Selenium waits: isn’t it time to move on?

How do you make Selenium WebDriver wait for page to load. There’s an important difference between a human tester and an automated UI testing tool. This difference comes down to patience: humans are capable of it, and machines aren’t. When processing a test, an automation tool expects to obtain some result, like a button click. If the button is missing, the test fails, which is what we pretty much expect from it If the button takes too long to load, though, the test will also fail, which is certainly not the result we’re counting on. False positives of this sort are the reason why timeouts exist. With timeouts, we can instruct an automated UI testing tool to “wait” for several seconds before trying to click on the button. This, however, introduces new difficulties. Suites of automated tests are typically synchronized with each other. Let’s say there’s a test called A1, and a test called A2 which depends on A1. If running A1 now takes 2x more time, A2 will fail because its pre-conditions are not met. Therefore, A2 requires adding timeouts as well. Naturally, a change to A2 will affect an A3 down the chain, and so on. Having to... More

Let’s talk about Selenium competitors for UI regression testing

With so many UI testing tools posing themselves as direct competitors to Selenium, which one do you choose? And why opt for a Selenium competitor in the first place? Don’t get me wrong, Selenium is awesome. Well, sort of... Even today, 13 years since its launch, Selenium remains the number-one choice for testing in the browser. It supports the widest range of programming languages, it works with every major browser, and it runs on every major OS. No other testing automation tool can rival the flexibility and the functional scope of Selenium. Besides, none of the competitors is as popular as Selenium. The above doesn’t mean, however, that Selenium is the best solution for every use case that its functionality covers. Namely, you wouldn’t want Selenium for end-to-end regression testing of complex UIs — or, at least, that’s the conclusion we’ve arrived at when testing own product, AjaxSwing. In fact, our scepticism about Selenium grew to a point where we abandoned the tried-and-true framework and started looking at Selenium competitors in search of an alternative. Eventually, this led us to building our own tool for visual regression testing, but that’s a different story. When working with Selenium, we’ve faced three... More

Selenium IDE alternatives for UI regression testing

Most of the QAs I know consider Selenium the number-one choice for UI test automation. I guess this is why Selenium IDE is the first thing that comes to mind when they start looking for a record-playback tool to automate UI regression testing. After all, if Selenium is so great for writing UI tests, it’s bound to have an equally great IDE, right? Well, not quite… If you have any experience with Selenium IDE, you’ll agree that it’s far from perfect. In fact, many testers will argue that Selenium IDE is doing you more harm than good. Reasons? Pick one! Selenium IDE doesn't always record what you expect, and it still requires programming skills (at the very least, the knowledge of HTML and CSS). In a nutshell, the tests produced by Selenium IDE are poorly implemented WebDriver code which ends up being brittle and hard to maintain. Selenium IDE makes you handle timeouts manually which is a major inconvenience. Selenium IDE is no good for projects involving UI elements that change their IDs, location, and/or content dynamically. This means you can’t regression-test the UI of a web app with Selenium IDE. Selenium IDE only works with Firefox and may not work... More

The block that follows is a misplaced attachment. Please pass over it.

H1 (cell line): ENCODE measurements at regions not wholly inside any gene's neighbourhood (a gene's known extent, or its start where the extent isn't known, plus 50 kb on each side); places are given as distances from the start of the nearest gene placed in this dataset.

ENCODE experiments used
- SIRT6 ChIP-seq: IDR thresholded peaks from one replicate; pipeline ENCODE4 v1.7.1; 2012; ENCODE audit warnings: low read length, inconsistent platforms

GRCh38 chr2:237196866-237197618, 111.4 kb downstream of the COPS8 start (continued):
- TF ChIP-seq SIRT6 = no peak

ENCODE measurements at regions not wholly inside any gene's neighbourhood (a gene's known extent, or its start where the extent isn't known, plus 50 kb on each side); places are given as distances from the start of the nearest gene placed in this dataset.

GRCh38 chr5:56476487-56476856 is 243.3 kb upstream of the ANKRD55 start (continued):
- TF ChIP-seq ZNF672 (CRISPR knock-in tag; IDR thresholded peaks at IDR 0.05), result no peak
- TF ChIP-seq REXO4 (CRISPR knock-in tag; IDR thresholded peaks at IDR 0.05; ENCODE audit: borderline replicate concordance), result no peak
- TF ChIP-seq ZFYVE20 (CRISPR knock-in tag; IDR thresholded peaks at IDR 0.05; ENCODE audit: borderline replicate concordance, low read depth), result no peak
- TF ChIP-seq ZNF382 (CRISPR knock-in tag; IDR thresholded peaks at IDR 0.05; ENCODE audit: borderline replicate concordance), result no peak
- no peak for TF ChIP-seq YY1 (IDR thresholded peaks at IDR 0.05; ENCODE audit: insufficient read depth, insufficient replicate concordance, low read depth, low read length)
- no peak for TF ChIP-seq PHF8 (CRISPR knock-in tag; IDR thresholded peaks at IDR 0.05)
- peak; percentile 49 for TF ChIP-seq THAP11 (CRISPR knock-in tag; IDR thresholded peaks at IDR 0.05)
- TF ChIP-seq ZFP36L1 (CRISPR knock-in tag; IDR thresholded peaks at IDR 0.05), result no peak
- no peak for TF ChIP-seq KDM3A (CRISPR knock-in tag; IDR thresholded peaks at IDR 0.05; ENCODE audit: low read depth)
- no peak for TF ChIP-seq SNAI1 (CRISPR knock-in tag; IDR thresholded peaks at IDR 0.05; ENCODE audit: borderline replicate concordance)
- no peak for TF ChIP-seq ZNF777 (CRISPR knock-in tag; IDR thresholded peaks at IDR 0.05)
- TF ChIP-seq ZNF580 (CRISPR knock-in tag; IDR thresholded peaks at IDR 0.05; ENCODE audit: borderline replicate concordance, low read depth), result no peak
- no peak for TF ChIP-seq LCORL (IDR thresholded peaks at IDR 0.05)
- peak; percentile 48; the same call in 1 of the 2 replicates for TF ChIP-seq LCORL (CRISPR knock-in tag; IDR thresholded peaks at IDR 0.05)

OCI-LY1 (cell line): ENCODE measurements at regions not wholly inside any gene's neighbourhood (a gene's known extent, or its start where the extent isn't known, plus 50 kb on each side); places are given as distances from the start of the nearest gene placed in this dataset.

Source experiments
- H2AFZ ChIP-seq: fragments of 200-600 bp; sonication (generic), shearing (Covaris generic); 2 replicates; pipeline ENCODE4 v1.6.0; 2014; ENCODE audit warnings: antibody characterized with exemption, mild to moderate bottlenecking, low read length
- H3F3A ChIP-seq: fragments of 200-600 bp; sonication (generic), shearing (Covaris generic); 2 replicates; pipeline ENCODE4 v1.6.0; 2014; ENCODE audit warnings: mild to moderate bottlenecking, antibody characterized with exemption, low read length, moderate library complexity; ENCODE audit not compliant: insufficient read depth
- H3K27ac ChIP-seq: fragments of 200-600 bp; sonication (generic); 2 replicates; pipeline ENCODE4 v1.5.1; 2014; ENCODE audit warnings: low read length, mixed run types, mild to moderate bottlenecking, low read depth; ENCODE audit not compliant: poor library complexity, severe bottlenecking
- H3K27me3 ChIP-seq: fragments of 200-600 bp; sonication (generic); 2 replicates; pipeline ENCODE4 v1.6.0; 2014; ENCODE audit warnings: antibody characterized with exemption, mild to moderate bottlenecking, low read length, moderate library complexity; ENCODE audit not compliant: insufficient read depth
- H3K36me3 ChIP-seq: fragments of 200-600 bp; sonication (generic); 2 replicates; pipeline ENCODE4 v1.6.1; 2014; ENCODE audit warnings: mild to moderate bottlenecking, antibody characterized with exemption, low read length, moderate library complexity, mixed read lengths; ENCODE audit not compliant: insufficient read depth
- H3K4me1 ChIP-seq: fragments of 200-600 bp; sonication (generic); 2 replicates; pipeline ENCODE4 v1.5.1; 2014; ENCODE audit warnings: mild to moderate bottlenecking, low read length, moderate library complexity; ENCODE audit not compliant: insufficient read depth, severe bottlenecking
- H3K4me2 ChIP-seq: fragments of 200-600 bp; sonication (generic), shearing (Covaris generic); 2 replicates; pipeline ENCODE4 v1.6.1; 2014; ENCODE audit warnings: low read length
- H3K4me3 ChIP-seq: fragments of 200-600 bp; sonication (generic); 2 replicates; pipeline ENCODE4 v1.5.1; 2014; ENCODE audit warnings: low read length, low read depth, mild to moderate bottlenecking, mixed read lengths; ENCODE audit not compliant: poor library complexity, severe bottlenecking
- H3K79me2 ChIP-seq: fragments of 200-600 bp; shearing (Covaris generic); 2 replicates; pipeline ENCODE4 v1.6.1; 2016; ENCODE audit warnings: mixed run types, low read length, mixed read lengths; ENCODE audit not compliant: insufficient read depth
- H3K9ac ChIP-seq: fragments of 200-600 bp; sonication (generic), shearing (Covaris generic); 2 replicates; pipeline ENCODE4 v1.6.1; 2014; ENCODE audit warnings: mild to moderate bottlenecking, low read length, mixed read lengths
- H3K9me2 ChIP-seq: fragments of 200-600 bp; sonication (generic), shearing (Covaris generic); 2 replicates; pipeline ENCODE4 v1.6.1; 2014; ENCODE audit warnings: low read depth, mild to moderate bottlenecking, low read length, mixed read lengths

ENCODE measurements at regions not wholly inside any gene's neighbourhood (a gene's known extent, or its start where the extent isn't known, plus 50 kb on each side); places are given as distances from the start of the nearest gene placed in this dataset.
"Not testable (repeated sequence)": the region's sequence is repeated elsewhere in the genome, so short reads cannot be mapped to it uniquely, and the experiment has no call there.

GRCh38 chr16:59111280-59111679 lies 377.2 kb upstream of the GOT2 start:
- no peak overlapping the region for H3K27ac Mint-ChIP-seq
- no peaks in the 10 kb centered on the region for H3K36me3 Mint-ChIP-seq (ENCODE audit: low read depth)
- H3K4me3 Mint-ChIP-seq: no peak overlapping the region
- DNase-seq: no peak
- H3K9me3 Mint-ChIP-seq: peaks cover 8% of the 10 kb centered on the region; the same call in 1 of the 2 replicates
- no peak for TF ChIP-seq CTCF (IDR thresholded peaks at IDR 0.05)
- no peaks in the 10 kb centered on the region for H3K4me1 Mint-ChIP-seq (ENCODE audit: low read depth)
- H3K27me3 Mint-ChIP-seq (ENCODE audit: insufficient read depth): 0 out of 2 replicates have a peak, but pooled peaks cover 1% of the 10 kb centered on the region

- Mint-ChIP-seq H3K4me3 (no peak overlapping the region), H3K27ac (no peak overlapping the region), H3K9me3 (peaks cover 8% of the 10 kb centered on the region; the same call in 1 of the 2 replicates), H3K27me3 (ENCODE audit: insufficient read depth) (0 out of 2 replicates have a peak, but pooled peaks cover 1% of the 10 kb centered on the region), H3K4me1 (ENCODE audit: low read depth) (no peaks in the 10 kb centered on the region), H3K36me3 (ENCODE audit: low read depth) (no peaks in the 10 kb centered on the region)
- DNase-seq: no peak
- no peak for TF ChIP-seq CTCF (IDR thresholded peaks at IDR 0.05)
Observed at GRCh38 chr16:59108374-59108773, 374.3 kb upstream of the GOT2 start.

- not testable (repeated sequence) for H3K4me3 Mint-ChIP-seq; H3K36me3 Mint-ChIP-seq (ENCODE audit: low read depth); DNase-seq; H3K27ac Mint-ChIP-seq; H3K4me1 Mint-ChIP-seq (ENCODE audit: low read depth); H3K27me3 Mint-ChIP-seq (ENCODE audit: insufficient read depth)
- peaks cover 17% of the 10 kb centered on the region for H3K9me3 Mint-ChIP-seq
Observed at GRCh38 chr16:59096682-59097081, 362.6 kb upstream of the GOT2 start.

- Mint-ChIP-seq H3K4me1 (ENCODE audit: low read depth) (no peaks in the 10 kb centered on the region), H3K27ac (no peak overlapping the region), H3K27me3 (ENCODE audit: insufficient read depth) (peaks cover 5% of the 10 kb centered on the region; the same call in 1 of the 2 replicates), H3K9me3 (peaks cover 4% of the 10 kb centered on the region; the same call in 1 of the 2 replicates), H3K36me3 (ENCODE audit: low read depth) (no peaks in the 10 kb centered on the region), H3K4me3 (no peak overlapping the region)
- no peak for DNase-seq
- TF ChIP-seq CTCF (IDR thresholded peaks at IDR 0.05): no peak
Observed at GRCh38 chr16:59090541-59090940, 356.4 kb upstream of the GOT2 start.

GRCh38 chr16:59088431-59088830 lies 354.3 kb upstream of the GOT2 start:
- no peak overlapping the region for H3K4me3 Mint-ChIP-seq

Selenium alternatives for testing automation

Given there are so many Selenium alternatives, will the much-famed framework continue to rule supreme in UI testing automation? Companies like Google, Kaspersky, and Samsung are already on the lookout for alternatives to Selenium. So what is it that makes them search for a better solution? Love and Hate with Selenium If you spend enough time automating web applications, you will most likely develop a love/hate relationship with Selenium. The truth is that it’s pretty much the only game in town to drive the browser through the API. That’s where the "love" comes from — you can start writing cross-browser code in your favorite programming language in a matter of hours. Sweet! But spend enough time doing that for a real world application, and you will discover the ugly side of this coin that at times make you pull your hair out. In my experience the following 6 pain points are near deal-breakers for automation with Selenium. 1. Selenium tests are unstable. WebDriver libraries version trail the auto-updating browser and there’s always something small that doesn’t quite work. Often when you get the new version of the Selenium libraries that is supposed to fix the issue, you discover that now... More
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